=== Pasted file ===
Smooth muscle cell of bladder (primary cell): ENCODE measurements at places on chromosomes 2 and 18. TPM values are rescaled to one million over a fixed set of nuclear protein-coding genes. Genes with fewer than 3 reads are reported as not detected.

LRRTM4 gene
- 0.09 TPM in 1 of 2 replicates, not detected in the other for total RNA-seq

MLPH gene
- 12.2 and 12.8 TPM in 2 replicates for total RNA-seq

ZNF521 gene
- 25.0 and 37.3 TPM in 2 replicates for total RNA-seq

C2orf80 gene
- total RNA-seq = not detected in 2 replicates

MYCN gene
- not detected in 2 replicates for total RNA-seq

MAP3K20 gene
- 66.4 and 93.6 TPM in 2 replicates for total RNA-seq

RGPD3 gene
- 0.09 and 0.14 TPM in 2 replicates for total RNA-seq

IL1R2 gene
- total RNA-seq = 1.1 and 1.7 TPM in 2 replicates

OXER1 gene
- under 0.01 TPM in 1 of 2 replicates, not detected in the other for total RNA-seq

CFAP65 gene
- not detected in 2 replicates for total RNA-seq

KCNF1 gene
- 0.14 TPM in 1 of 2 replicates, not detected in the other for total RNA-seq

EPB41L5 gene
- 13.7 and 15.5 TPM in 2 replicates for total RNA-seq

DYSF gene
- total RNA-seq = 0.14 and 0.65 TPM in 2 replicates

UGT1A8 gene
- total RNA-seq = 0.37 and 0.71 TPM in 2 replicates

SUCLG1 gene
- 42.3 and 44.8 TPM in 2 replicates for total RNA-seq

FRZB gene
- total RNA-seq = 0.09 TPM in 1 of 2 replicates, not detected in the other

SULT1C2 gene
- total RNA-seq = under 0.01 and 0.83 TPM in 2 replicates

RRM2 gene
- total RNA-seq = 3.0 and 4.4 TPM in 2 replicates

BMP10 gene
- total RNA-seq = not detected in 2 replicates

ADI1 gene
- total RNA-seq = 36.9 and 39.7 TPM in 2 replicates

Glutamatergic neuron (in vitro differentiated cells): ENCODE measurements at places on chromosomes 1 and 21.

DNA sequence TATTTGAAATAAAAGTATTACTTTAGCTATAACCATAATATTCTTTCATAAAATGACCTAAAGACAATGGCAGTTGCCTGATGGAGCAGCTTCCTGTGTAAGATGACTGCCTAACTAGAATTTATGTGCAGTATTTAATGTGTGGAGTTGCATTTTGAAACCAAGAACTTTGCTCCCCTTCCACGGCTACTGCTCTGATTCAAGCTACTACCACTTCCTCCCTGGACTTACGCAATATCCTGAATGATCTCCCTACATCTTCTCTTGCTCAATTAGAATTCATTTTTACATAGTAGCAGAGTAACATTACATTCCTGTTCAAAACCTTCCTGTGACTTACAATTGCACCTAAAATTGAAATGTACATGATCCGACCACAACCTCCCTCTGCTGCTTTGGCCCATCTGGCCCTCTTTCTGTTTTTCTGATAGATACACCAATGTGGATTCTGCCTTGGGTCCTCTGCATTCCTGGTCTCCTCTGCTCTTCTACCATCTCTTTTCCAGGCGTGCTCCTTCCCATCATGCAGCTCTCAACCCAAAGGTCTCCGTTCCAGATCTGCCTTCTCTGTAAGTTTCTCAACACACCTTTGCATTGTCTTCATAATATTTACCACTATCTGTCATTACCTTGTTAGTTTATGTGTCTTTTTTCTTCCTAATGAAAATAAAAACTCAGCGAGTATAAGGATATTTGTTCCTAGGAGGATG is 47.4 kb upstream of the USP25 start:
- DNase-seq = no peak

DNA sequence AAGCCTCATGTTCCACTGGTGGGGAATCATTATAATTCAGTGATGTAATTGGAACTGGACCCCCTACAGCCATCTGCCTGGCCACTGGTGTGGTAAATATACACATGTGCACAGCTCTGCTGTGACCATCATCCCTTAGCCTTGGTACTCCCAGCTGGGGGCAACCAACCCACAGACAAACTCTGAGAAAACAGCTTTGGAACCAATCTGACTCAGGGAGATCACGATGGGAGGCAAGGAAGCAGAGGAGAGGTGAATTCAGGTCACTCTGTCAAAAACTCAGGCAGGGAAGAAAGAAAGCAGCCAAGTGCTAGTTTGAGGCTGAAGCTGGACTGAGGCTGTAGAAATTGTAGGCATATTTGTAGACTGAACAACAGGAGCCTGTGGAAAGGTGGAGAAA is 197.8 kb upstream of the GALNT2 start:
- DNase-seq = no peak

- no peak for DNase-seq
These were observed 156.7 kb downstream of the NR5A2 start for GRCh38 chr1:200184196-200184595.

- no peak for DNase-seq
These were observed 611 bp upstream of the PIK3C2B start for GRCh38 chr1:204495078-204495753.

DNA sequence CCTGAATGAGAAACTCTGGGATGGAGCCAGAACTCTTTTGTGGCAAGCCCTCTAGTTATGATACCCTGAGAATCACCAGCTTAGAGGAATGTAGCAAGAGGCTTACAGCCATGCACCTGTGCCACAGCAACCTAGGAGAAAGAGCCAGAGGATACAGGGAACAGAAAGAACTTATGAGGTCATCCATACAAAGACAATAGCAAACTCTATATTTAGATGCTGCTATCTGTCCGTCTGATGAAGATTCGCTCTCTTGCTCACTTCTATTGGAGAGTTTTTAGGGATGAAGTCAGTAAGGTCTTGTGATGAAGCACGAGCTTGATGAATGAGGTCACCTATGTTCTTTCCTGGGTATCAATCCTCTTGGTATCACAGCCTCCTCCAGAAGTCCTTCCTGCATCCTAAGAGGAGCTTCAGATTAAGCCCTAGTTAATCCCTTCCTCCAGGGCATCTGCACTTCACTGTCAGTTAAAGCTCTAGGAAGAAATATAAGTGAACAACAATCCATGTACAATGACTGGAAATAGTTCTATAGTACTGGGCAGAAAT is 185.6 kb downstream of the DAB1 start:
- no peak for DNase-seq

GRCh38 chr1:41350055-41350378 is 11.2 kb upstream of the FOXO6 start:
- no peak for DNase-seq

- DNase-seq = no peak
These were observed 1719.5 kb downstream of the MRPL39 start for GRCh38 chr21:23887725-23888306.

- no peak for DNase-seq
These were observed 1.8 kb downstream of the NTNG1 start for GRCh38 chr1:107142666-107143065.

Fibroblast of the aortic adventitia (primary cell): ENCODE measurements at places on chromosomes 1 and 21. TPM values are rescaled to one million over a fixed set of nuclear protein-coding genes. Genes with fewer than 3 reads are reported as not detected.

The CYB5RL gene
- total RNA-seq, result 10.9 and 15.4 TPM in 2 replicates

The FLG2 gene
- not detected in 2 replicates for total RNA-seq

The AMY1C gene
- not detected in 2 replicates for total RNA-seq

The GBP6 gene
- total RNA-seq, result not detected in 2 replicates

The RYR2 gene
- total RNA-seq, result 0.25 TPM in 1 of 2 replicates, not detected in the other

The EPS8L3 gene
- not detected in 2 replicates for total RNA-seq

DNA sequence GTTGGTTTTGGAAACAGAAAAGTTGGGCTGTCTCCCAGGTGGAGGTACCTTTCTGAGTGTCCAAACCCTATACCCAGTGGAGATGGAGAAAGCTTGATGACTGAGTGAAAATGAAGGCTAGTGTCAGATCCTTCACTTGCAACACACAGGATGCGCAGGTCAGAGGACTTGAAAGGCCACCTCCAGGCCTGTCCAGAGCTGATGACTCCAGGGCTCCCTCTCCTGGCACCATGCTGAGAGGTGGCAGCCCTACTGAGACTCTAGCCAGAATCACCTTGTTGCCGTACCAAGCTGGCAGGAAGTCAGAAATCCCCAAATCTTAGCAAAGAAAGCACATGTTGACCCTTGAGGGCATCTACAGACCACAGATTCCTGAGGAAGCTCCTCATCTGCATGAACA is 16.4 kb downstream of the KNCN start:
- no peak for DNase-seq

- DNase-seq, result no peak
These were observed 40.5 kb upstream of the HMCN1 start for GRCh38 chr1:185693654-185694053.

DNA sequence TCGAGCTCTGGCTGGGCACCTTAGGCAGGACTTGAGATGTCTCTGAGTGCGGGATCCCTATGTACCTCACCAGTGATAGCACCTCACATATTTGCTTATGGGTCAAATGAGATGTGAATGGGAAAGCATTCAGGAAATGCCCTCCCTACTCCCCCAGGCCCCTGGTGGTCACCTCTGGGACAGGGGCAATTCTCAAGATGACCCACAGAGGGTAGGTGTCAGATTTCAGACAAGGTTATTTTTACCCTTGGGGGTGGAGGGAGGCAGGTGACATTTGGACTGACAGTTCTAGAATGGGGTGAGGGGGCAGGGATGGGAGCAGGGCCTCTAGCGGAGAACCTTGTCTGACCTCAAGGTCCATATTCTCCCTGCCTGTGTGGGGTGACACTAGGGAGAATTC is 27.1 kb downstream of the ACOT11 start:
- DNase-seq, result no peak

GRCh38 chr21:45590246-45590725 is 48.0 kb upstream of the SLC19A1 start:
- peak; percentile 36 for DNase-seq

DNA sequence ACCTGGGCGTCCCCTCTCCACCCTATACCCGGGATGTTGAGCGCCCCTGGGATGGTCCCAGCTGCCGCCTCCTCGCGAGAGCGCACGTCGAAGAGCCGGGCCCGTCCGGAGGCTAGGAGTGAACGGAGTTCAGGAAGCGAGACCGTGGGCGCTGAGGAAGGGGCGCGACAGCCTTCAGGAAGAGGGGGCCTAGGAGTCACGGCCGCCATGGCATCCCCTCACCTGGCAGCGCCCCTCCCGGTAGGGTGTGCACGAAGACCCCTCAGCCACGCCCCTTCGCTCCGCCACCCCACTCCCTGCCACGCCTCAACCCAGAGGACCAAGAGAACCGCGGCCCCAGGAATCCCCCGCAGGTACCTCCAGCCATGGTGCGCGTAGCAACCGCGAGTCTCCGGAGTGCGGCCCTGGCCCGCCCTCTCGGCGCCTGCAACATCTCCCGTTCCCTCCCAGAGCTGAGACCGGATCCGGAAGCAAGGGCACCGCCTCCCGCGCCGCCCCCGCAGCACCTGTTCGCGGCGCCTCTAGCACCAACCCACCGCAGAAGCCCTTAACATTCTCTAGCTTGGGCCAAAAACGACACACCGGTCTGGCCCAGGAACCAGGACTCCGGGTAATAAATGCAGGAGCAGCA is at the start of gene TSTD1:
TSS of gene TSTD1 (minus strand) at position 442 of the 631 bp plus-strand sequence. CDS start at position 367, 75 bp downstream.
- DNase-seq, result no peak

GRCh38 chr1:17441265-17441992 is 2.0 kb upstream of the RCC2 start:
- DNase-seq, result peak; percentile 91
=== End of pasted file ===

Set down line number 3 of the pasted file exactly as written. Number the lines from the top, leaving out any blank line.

- 0.09 TPM in 1 of 2 replicates, not detected in the other for total RNA-seq